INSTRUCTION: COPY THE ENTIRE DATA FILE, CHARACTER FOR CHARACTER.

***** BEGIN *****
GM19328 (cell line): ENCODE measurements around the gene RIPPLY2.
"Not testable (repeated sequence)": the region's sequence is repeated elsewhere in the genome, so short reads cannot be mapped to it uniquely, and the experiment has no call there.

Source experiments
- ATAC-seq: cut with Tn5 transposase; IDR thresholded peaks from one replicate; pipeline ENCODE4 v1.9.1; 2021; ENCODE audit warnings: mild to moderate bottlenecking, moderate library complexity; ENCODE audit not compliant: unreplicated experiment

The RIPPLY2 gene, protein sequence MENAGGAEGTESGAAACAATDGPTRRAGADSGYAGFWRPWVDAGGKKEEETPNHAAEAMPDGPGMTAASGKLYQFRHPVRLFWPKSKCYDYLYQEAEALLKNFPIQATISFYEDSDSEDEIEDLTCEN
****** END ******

GM19328 (cell line): ENCODE measurements around the gene RIPPLY2.
"Not testable (repeated sequence)": the region's sequence is repeated elsewhere in the genome, so short reads cannot be mapped to it uniquely, and the experiment has no call there.

Source experiments
- ATAC-seq: cut with Tn5 transposase; IDR thresholded peaks from one replicate; pipeline ENCODE4 v1.9.1; 2021; ENCODE audit warnings: mild to moderate bottlenecking, moderate library complexity; ENCODE audit not compliant: unreplicated experiment

The RIPPLY2 gene, protein sequence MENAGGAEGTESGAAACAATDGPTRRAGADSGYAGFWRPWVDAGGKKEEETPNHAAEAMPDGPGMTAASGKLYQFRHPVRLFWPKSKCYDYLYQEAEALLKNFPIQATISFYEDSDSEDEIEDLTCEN